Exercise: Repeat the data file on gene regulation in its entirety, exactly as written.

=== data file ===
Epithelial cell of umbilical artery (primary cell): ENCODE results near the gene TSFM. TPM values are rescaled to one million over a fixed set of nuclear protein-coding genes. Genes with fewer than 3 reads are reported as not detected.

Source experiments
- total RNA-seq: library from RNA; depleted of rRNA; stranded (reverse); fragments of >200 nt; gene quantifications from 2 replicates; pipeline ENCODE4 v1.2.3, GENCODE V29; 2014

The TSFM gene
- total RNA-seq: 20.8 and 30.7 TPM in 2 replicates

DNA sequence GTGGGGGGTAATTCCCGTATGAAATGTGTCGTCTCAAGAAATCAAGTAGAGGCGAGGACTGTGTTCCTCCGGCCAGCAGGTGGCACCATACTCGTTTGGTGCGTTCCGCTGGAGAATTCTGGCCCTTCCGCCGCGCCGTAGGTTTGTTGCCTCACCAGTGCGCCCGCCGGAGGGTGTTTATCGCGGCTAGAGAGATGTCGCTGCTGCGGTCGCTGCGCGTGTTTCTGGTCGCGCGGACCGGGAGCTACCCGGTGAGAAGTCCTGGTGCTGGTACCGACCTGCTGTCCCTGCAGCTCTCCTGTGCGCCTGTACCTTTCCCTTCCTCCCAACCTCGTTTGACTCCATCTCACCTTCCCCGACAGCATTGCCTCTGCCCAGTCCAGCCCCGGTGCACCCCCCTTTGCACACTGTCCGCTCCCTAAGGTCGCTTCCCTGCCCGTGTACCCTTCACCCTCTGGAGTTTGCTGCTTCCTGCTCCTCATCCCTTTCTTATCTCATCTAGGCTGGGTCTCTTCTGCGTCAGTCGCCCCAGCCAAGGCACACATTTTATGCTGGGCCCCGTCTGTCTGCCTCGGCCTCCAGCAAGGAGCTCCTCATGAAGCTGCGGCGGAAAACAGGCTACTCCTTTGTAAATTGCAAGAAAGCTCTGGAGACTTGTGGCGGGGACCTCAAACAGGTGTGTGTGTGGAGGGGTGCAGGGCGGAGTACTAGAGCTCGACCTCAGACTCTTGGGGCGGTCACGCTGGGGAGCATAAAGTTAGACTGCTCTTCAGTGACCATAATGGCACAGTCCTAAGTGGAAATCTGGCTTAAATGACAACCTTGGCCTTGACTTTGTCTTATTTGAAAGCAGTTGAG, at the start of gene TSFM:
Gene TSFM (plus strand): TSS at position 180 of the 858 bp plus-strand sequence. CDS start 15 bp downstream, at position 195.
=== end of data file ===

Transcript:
Epithelial cell of umbilical artery (primary cell): ENCODE results near the gene TSFM. TPM values are rescaled to one million over a fixed set of nuclear protein-coding genes. Genes with fewer than 3 reads are reported as not detected.

Source experiments
- total RNA-seq: library from RNA; depleted of rRNA; stranded (reverse); fragments of >200 nt; gene quantifications from 2 replicates; pipeline ENCODE4 v1.2.3, GENCODE V29; 2014

The TSFM gene
- total RNA-seq: 20.8 and 30.7 TPM in 2 replicates

DNA sequence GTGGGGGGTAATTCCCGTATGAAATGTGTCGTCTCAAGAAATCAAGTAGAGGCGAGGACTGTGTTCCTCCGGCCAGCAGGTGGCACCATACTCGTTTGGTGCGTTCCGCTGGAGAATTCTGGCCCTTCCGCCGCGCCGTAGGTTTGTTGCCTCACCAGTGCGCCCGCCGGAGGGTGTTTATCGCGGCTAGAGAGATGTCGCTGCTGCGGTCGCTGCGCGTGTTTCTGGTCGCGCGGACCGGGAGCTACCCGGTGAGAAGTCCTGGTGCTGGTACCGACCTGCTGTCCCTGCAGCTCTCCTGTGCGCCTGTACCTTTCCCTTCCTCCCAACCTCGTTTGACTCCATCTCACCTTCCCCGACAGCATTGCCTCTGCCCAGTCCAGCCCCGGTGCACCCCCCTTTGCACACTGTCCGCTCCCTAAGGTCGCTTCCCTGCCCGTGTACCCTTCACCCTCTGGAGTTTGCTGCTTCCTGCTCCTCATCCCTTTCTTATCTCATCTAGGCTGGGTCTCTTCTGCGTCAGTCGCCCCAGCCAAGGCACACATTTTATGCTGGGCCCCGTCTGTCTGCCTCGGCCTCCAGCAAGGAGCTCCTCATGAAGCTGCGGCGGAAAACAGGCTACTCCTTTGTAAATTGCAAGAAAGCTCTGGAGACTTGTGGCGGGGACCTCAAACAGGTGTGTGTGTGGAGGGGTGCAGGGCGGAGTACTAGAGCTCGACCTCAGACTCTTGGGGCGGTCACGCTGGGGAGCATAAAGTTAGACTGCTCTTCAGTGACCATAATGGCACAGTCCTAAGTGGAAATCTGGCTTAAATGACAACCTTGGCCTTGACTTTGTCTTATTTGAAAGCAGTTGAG, at the start of gene TSFM:
Gene TSFM (plus strand): TSS at position 180 of the 858 bp plus-strand sequence. CDS start 15 bp downstream, at position 195.